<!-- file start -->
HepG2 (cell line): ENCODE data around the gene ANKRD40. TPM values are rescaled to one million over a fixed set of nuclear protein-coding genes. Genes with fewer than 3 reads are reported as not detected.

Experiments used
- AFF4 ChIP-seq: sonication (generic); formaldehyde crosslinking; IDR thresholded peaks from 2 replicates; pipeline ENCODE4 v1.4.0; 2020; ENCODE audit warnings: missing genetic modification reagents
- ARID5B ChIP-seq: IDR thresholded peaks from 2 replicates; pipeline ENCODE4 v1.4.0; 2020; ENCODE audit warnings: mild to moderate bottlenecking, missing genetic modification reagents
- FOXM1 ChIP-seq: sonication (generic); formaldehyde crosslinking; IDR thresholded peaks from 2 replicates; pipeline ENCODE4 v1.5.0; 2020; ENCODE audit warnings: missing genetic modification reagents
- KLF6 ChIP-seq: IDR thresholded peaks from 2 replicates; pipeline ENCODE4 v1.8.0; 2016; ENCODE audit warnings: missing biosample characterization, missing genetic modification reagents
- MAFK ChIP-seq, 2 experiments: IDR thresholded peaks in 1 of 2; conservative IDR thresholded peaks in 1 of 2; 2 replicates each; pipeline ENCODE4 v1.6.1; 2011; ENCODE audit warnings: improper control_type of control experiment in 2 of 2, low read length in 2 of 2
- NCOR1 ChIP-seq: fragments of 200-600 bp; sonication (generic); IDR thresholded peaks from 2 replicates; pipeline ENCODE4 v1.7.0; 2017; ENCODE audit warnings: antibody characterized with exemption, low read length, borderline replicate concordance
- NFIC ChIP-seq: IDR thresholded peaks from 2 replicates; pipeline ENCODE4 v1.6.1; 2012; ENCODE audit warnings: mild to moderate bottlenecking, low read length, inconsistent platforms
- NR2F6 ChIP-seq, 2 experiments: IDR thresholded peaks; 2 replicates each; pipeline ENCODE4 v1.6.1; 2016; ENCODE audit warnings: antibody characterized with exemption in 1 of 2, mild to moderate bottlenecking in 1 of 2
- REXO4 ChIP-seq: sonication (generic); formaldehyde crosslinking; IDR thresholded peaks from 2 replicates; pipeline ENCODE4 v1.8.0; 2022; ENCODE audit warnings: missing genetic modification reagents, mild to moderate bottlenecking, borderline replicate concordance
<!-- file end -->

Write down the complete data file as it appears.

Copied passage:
HepG2 (cell line): ENCODE data around the gene ANKRD40. TPM values are rescaled to one million over a fixed set of nuclear protein-coding genes. Genes with fewer than 3 reads are reported as not detected.

Experiments used
- AFF4 ChIP-seq: sonication (generic); formaldehyde crosslinking; IDR thresholded peaks from 2 replicates; pipeline ENCODE4 v1.4.0; 2020; ENCODE audit warnings: missing genetic modification reagents
- ARID5B ChIP-seq: IDR thresholded peaks from 2 replicates; pipeline ENCODE4 v1.4.0; 2020; ENCODE audit warnings: mild to moderate bottlenecking, missing genetic modification reagents
- FOXM1 ChIP-seq: sonication (generic); formaldehyde crosslinking; IDR thresholded peaks from 2 replicates; pipeline ENCODE4 v1.5.0; 2020; ENCODE audit warnings: missing genetic modification reagents
- KLF6 ChIP-seq: IDR thresholded peaks from 2 replicates; pipeline ENCODE4 v1.8.0; 2016; ENCODE audit warnings: missing biosample characterization, missing genetic modification reagents
- MAFK ChIP-seq, 2 experiments: IDR thresholded peaks in 1 of 2; conservative IDR thresholded peaks in 1 of 2; 2 replicates each; pipeline ENCODE4 v1.6.1; 2011; ENCODE audit warnings: improper control_type of control experiment in 2 of 2, low read length in 2 of 2
- NCOR1 ChIP-seq: fragments of 200-600 bp; sonication (generic); IDR thresholded peaks from 2 replicates; pipeline ENCODE4 v1.7.0; 2017; ENCODE audit warnings: antibody characterized with exemption, low read length, borderline replicate concordance
- NFIC ChIP-seq: IDR thresholded peaks from 2 replicates; pipeline ENCODE4 v1.6.1; 2012; ENCODE audit warnings: mild to moderate bottlenecking, low read length, inconsistent platforms
- NR2F6 ChIP-seq, 2 experiments: IDR thresholded peaks; 2 replicates each; pipeline ENCODE4 v1.6.1; 2016; ENCODE audit warnings: antibody characterized with exemption in 1 of 2, mild to moderate bottlenecking in 1 of 2
- REXO4 ChIP-seq: sonication (generic); formaldehyde crosslinking; IDR thresholded peaks from 2 replicates; pipeline ENCODE4 v1.8.0; 2022; ENCODE audit warnings: missing genetic modification reagents, mild to moderate bottlenecking, borderline replicate concordance